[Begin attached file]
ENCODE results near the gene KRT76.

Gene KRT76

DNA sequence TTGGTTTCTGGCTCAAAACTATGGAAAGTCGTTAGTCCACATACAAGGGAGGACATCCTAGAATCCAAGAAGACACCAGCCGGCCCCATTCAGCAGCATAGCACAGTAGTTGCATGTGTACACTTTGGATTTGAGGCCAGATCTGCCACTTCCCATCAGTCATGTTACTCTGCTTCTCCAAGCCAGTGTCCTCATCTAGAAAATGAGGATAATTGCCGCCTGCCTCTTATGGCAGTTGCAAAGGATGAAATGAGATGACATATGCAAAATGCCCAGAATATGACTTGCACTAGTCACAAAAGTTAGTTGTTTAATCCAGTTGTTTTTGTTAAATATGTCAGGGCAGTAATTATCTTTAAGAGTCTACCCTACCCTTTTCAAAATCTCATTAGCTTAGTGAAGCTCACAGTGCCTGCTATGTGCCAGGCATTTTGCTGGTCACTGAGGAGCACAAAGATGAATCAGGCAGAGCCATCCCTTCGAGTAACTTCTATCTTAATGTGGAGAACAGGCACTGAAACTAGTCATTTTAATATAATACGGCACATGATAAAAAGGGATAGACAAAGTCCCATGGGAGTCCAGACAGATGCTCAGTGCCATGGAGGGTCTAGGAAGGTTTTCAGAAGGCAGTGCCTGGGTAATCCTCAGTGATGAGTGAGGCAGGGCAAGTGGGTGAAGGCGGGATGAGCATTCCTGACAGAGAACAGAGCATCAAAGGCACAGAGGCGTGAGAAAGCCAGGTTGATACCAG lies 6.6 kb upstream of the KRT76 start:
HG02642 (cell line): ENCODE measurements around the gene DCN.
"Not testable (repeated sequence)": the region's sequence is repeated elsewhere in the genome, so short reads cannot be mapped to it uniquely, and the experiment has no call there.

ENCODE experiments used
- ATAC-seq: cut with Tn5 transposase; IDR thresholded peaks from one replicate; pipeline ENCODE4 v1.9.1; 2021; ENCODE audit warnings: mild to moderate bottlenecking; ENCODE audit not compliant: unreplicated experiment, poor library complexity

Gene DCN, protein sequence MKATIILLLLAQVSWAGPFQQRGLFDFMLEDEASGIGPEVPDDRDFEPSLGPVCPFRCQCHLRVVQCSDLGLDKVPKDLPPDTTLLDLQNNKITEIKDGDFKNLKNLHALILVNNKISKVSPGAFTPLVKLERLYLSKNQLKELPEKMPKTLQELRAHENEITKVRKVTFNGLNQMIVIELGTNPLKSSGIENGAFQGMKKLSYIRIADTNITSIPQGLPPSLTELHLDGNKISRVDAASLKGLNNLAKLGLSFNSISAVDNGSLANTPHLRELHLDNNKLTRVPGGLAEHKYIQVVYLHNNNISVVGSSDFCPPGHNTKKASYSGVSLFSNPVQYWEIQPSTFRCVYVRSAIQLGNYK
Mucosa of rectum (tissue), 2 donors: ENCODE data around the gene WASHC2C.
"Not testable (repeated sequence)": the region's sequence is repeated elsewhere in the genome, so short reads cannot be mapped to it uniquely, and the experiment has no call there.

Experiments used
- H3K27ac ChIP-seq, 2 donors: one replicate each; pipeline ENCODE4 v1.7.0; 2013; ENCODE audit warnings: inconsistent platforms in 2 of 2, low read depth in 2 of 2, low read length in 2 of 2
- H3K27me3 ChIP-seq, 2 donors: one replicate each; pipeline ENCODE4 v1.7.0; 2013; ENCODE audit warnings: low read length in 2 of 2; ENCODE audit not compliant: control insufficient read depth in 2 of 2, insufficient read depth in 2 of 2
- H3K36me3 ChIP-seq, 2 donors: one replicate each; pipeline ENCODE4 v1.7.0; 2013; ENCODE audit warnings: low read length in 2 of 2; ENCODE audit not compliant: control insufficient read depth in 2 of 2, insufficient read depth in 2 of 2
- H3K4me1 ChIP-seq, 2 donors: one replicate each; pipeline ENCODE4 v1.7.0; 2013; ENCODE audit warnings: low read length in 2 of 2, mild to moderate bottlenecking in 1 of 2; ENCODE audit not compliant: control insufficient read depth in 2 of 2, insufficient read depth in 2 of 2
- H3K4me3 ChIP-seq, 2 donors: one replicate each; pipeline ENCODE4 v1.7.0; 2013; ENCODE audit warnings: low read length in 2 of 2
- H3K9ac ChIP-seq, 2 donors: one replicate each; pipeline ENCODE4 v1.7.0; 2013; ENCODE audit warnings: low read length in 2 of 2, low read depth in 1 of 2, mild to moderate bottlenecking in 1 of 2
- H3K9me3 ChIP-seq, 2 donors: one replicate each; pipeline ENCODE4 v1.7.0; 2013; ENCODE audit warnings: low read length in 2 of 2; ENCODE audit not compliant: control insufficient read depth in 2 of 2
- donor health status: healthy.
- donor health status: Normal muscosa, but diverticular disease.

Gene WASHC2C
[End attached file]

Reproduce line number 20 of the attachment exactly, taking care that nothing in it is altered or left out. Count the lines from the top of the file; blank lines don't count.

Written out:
- donor health status: Normal muscosa, but diverticular disease.